Today, you can get all that stuff at the grocery store, assuming you hit up a Whole Foods or Sprouts (even the mainstream groceries like Safeway carry a wide selection) but we prefer a trip to Healthy Habit. Don't get us wrong, there's nothing old here (as in expired), it's just old-school all the way, with Birkenstocked clientele and sweet clerks. We take a deep, vitamin-scented breath and are transported back to a time when health food was exotic.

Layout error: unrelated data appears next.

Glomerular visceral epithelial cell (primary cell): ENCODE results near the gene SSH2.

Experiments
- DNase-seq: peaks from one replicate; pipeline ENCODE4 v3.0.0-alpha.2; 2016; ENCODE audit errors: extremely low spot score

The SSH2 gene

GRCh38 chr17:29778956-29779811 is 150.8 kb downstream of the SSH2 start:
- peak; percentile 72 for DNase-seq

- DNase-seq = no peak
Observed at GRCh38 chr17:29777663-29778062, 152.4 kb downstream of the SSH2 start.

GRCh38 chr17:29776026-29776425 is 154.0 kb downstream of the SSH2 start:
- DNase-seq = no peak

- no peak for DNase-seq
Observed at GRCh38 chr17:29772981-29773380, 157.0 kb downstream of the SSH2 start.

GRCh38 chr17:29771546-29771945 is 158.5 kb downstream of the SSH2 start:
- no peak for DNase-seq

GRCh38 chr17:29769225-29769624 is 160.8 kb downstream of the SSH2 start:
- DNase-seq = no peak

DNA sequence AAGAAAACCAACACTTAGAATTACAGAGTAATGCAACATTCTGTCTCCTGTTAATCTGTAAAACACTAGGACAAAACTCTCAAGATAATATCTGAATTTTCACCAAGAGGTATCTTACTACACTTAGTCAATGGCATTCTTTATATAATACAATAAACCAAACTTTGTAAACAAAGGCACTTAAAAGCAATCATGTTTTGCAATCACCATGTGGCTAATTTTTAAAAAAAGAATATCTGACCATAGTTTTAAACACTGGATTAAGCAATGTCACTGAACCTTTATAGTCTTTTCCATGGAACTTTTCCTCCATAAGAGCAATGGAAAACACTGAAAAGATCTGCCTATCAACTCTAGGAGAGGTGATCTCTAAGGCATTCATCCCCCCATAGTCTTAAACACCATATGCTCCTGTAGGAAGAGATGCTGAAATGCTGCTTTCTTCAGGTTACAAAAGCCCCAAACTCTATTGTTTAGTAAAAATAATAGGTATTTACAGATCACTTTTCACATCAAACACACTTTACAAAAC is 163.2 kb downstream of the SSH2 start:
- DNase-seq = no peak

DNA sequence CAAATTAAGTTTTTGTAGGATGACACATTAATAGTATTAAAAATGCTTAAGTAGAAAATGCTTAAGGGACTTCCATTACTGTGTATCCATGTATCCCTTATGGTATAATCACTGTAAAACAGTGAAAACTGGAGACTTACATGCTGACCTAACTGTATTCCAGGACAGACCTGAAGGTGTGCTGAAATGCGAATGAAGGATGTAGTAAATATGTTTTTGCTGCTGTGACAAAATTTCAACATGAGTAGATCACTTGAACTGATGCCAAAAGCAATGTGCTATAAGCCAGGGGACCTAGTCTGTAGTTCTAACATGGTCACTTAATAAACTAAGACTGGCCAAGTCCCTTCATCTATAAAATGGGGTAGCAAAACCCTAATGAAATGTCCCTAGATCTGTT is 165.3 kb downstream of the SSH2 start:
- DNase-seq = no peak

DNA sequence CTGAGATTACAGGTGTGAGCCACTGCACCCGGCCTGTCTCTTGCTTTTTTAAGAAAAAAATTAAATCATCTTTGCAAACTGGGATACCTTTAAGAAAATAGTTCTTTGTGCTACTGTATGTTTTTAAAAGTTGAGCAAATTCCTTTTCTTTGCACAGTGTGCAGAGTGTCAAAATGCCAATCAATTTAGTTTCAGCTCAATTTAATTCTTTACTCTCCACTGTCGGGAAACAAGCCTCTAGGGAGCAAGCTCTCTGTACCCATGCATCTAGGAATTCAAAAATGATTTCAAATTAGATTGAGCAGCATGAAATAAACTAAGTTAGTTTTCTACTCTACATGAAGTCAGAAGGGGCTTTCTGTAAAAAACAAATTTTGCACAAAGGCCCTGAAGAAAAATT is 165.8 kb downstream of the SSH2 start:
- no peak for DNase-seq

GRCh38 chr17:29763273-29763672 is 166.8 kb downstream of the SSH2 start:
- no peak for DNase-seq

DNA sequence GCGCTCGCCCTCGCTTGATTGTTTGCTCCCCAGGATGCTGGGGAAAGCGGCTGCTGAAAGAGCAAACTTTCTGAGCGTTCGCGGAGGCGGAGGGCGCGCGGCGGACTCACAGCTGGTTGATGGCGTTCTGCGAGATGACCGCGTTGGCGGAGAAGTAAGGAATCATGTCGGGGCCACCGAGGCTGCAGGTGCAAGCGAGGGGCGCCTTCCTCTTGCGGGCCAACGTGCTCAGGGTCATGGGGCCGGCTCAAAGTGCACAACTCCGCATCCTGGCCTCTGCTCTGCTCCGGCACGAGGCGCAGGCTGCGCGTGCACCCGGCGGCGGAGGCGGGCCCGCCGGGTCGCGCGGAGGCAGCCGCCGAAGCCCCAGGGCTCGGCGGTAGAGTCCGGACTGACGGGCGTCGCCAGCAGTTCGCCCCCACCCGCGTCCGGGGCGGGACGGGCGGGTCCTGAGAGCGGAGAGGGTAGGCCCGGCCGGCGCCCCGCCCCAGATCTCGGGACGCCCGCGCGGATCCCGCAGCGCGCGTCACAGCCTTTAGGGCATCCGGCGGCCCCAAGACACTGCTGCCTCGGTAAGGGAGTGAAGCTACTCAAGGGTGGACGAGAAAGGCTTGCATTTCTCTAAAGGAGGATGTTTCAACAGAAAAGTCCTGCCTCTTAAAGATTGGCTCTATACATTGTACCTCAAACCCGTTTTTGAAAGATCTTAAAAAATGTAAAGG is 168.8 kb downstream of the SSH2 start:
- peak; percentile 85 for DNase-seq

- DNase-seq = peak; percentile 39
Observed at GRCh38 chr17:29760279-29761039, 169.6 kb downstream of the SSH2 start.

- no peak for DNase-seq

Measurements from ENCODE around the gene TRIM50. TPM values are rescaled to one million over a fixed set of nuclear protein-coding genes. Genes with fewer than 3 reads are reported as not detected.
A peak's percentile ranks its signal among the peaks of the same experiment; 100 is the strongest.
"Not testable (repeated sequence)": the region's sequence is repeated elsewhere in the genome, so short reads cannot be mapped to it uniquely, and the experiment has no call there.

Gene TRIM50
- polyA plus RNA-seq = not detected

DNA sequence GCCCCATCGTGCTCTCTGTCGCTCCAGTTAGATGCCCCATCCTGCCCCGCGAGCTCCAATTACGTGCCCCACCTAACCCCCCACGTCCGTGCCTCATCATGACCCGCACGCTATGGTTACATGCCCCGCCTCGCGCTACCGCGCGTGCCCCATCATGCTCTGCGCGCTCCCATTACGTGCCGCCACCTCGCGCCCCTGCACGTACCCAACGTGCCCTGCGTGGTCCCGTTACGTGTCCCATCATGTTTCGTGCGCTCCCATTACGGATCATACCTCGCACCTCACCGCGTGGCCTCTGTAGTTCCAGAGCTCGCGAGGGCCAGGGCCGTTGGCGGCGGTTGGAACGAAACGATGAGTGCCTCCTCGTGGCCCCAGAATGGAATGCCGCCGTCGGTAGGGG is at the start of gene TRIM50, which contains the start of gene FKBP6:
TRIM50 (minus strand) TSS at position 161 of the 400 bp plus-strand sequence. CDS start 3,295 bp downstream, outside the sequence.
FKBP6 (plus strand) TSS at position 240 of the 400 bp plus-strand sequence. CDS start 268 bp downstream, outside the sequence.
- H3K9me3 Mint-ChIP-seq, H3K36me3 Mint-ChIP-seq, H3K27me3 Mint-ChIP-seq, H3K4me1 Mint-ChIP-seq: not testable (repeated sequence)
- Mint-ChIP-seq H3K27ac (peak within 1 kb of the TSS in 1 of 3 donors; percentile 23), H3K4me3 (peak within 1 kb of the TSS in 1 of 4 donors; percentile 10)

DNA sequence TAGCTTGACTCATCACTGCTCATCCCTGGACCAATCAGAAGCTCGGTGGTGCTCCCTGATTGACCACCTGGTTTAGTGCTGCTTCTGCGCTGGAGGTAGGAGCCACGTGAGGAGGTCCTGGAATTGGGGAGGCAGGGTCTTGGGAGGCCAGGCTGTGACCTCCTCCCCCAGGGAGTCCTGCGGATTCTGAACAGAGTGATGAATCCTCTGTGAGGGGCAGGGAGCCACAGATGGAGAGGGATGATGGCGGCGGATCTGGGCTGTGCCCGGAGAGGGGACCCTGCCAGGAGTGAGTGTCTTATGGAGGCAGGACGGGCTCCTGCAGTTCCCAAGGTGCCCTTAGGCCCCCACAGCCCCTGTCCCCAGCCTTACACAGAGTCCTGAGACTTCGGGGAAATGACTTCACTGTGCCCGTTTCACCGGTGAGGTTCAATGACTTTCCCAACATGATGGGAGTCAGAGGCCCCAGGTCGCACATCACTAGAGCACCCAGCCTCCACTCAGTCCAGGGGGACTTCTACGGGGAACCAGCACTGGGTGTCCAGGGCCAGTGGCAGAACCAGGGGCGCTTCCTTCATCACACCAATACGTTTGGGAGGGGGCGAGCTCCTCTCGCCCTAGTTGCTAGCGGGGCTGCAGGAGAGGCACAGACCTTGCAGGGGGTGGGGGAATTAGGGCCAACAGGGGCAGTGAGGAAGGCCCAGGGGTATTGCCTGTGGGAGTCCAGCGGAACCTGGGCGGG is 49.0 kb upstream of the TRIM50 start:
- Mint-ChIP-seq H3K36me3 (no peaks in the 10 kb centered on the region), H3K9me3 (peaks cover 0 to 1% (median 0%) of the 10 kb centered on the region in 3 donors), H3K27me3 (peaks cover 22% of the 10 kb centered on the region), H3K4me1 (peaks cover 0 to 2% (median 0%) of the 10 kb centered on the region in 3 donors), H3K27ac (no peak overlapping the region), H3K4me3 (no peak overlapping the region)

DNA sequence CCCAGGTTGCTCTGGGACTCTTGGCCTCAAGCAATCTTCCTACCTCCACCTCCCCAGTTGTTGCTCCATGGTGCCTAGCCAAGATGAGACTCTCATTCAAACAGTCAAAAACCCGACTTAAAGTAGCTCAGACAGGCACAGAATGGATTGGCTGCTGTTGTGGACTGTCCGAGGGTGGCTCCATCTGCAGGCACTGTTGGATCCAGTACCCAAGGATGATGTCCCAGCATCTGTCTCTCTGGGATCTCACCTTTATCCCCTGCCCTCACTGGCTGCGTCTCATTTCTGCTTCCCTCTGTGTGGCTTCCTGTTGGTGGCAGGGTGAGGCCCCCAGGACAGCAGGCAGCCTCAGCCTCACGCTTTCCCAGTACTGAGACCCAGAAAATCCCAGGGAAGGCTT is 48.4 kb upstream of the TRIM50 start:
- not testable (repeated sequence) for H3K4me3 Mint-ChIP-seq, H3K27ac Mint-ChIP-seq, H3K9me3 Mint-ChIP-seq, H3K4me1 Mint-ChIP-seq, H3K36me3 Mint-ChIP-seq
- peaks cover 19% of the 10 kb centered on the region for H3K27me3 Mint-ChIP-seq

Like a spicy oasis in the desert, Baiz Market in Central Phoenix is a godsend for folks looking for cheap alternatives to their usual grocery routine. Turmeric, sumac, curry, and other Middle Eastern and Mediterranean spices can be bought on the cheap and in large quantities. Pillowy fresh pita bread, made in-house, is about a buck per bag of eight. You want rose water? Baiz has it. You want orange blossom water? Go to Baiz. You want dill weed water? Really? Okay, well Baiz has it, too. Best of all, the Al-Hana restaurant inside the market makes arguably the tastiest falafel sandwich in town. It's perfectly wrapped, packed with flavor and under $4. The market also makes its own halawa, Turkish delight, and a range of meat and veggie pies ready to grab and go. Basically, if you want to cook and eat like they do in the Middle East, go to Baiz.